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 Identification Number

30171 

 Author

Niala, Josephine 

 E-Mail address of author

 

 Institution

British College of Osteopathic Medicine

 Title

The effects of mobilisation on cervical range of motion using C.R.O.M. 

 Fulltext (PDF)

 

 Fulltext

 

 Keywords

Cervical range of motion instrument, Cervical Spine, Neck, Osteopathy, Mobilisation 

 Available at

British College of Osteopathic Medicine 

 Date of Publ.

January 2002 

 Country of Publicaton

United Kingdom 

 Headings

 

 Abstract:
A study was undertaken to investigate the presence of psychosocial yellow flags in a random group of subjects attending the clinics of a Naturopath and a Chiropractor suffering from low back pain in Nairobi, Kenya. The study also investigated the gender, ages and physical activities of the group. Data was gathered over a period of three months through the use of questionnaires which were completed for each patient attending the aforementioned clinics for the first time presenting with musculoskeletal pain. Results of the study showed that there was no significant presence of psychosocial yellow flags among the patients presenting with low back pain in comparison to those presenting with other types of musculoskeletal pain. There was however a significant difference between male and female subjects who exhibited the presence of psychosocial yellow flags, with 86% of these subjects being female. The study showed an almost equal incidence of musculoskeletal pain amongst male and female subjects with 45% of the subjects presenting being female and 55% being male. The most common physical activity that the subjects participated in was walking with 79% of the subjects doing so weekly. The most common age for subjects experiencing musculoskeletal pain was between 30-39 years with 39% of the subjects in this study falling under this age range. The study concluded that there did not seem to be a significant presence of psychosocial yellow flags in the patients presenting with low back pain in comparison to those presenting with other types of musculoskeletal pain. There was however a strong association found between subjects who had exhibited signs of psychosocial yellow flags and their gender, with those subjects more likely to be female.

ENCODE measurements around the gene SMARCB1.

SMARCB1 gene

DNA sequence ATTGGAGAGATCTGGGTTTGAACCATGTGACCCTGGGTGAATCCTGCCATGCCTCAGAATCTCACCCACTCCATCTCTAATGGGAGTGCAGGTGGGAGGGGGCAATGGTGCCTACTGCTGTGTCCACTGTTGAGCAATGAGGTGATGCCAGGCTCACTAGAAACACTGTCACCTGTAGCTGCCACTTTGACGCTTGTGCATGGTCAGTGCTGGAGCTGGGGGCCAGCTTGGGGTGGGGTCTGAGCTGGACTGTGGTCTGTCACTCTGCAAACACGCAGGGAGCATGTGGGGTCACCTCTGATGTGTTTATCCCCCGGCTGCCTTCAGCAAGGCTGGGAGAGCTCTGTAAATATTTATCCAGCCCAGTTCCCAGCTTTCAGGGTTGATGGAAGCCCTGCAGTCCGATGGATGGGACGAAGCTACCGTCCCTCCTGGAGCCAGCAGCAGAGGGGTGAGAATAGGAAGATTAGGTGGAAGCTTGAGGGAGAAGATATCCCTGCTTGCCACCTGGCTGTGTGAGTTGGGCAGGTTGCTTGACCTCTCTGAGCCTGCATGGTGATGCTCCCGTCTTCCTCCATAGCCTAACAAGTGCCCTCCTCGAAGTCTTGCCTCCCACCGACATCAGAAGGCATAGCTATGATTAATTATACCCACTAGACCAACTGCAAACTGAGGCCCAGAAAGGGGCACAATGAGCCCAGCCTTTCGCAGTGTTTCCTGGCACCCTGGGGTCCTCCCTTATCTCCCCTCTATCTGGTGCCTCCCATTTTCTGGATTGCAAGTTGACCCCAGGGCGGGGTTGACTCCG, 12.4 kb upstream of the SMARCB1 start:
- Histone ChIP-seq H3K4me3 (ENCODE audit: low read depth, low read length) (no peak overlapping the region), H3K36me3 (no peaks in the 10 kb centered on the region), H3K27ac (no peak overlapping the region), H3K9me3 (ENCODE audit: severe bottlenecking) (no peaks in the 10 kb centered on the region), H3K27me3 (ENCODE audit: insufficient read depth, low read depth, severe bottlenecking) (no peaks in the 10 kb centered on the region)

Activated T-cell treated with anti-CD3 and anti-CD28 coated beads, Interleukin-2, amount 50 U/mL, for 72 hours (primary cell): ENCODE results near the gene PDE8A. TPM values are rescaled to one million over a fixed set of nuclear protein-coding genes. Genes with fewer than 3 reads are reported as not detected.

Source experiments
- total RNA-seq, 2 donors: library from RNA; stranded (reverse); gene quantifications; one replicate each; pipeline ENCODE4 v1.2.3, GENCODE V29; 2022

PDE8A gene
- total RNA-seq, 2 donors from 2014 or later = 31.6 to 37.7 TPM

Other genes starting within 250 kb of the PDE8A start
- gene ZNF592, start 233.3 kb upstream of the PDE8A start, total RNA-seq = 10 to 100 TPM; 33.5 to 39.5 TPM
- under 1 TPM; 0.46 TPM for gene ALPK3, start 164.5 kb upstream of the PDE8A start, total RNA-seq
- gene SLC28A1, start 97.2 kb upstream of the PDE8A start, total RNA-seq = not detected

Publication Status

Finished 

 Publication Type

Undergraduate Project 

 Language

English 

 Entry Month

November 2003